The Echo

Putting Technology to the Test

Published on September 20, 2017
Written by Michelle Donahue

It’s been a busy summer for BCI’s wind energy team.

In June, performance testing of a new ultrasonic bat deterrent device began at the first of three North American wind energy facilities. Funding for this first test was provided by the U.S. Department of Energy. Subsequent tests also began at two other facilities in July and August.

BCI technicians search for dead bats at the base of a turbine.
Courtesy of Michael Schirmacher, BCI

Working with Brogan Morton, of NRG Systems, which has been spearheading the design and construction of the units, BCI Wind Program Director Cris Hein, and Michael Schirmacher, Wind Program Manager, coordinated the tests with three separate wind energy partners to gather data on how the new ultrasonic units performed atop a range of wind turbine models.

The tests involved a total of 48 turbines, each of which was fitted with six deterrent units. To test how effectively the devices could keep bats from approaching or interacting with the wind turbines, units were mounted on the nacelle. The idea was to create a constant “cloud” of ultrasound around the airspace where bats typically approach wind turbines.

A primary goal of the tests was to determine how well they worked to reduce bat fatalities. Preliminary studies, conducted nearly a decade ago, showed promising results, particularly for hoary bats (Lasiurus cinereus) and silver-haired bats (Lasionycteris noctivagans). Yet, additional studies are required to prove the effectiveness of this technology.

A secondary goal of the tests was to assess their functionality on different turbine designs and their ability to withstand environmental conditions. Though they appear similar from a distance, wind turbines vary in height, nacelle shape, cut-in speed, and rotor blade length. The tests were designed in part to determine whether the units could be used at any wind facility in the U.S. or Canada, regardless of the turbines in use at a given site. In addition, the deterrents must survive the punishing environmental conditions atop a 300-foot-tall tower. Earlier designs suffered from overheating and water intrusion. Therefore, a lot of effort focused on making the devices more robust.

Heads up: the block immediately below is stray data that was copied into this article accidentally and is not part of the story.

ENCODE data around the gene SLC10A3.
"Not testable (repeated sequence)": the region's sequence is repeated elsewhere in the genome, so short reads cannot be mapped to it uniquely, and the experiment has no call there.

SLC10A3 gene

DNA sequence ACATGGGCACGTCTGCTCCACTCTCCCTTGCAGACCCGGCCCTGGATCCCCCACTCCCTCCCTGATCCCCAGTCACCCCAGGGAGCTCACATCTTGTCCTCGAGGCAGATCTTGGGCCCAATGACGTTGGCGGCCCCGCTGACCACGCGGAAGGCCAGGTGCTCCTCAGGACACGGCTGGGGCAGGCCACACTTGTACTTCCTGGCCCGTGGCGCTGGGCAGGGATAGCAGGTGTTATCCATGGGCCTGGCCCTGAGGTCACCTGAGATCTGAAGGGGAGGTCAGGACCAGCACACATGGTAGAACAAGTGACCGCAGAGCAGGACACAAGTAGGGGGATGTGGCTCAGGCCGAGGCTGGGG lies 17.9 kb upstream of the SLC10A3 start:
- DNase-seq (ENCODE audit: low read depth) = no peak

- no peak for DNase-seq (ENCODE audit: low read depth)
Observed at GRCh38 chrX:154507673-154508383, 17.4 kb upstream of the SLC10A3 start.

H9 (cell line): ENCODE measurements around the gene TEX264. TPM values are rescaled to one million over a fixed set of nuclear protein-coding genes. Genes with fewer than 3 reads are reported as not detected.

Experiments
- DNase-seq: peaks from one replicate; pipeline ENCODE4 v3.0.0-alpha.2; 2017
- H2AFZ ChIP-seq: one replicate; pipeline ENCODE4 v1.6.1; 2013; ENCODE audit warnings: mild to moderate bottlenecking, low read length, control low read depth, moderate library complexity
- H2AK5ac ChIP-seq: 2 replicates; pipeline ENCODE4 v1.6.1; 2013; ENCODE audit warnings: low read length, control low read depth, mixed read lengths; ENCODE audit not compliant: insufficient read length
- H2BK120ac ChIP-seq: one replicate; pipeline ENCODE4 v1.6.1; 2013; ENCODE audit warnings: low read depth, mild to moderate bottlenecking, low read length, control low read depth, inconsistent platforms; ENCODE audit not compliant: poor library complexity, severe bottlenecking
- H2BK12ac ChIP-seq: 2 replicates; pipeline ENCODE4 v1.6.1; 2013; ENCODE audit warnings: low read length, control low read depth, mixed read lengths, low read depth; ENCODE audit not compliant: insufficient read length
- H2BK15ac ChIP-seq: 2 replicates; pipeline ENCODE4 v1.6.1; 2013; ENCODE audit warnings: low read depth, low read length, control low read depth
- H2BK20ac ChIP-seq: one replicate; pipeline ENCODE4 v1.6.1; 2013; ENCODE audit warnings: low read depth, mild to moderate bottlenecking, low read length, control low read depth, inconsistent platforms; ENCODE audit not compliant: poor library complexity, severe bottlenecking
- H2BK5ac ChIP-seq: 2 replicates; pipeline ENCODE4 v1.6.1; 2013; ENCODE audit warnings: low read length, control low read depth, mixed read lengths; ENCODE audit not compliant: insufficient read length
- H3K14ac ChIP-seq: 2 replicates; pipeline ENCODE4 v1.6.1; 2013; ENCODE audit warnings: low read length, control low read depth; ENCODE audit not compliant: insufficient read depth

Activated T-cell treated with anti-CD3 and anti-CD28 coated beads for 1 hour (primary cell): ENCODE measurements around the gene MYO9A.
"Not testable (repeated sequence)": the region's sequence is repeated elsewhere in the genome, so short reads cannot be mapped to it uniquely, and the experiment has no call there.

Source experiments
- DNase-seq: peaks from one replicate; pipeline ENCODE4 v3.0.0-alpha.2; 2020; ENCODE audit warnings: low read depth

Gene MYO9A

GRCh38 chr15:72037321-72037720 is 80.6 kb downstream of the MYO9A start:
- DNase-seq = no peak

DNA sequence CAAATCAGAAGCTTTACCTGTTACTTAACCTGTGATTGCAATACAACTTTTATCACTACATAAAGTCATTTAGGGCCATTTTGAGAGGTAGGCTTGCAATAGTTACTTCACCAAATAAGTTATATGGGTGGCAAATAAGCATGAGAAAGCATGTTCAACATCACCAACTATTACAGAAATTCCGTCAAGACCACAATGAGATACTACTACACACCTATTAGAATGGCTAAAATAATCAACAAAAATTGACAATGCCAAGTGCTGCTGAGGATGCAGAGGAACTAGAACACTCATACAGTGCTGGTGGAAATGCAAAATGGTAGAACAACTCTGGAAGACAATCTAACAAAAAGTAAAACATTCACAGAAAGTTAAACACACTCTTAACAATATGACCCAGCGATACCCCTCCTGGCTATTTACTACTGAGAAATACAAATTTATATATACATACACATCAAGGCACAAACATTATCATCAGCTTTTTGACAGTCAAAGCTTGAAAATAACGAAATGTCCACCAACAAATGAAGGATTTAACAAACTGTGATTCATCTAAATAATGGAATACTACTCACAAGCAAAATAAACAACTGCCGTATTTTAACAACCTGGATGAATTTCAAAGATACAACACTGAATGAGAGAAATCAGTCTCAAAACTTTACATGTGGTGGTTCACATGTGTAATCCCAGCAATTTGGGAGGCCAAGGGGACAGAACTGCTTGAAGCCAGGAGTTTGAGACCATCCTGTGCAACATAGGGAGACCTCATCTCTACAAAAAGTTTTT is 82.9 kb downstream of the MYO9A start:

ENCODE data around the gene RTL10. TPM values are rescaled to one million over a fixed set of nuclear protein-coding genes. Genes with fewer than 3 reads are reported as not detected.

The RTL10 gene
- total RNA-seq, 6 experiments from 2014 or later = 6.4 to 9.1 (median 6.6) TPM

“We want to know if the units would break down, if they were robust enough to withstand being on top of a turbine, year after year, and still perform as we expect they should,” Hein said. Wind energy producers need to know that the devices they may be investing in won’t need to be replaced after just a few years.

The team used thermal cameras to monitor bat activity during preliminary deterrent
background tests.
Courtesy of Cris Hein, BCI

The tests will each run for about three months, with the final investigations wrapping up in October. Devices are being looked at in a variety of latitudes, in different weather conditions and humidity levels—humidity being one of the primary factors that affect the distance ultrasound can travel.

Timing of the tests was chosen to coincide with the autumn bat migration season. This also is the period of greatest risk for bats as nearly 80% of fatalities occur at this time.

Previous work by Hein and Schirmacher has shown that limiting the spinning of wind turbines at low wind speeds can reduce bat fatalities. But as turbines become ever more efficient at generating power from even low wind speeds, reducing their operations to limit impacts on wildlife also means limiting the power they produce. Thus, there is a need for alternative impact reduction strategies that are cost-effective and viable in low wind areas.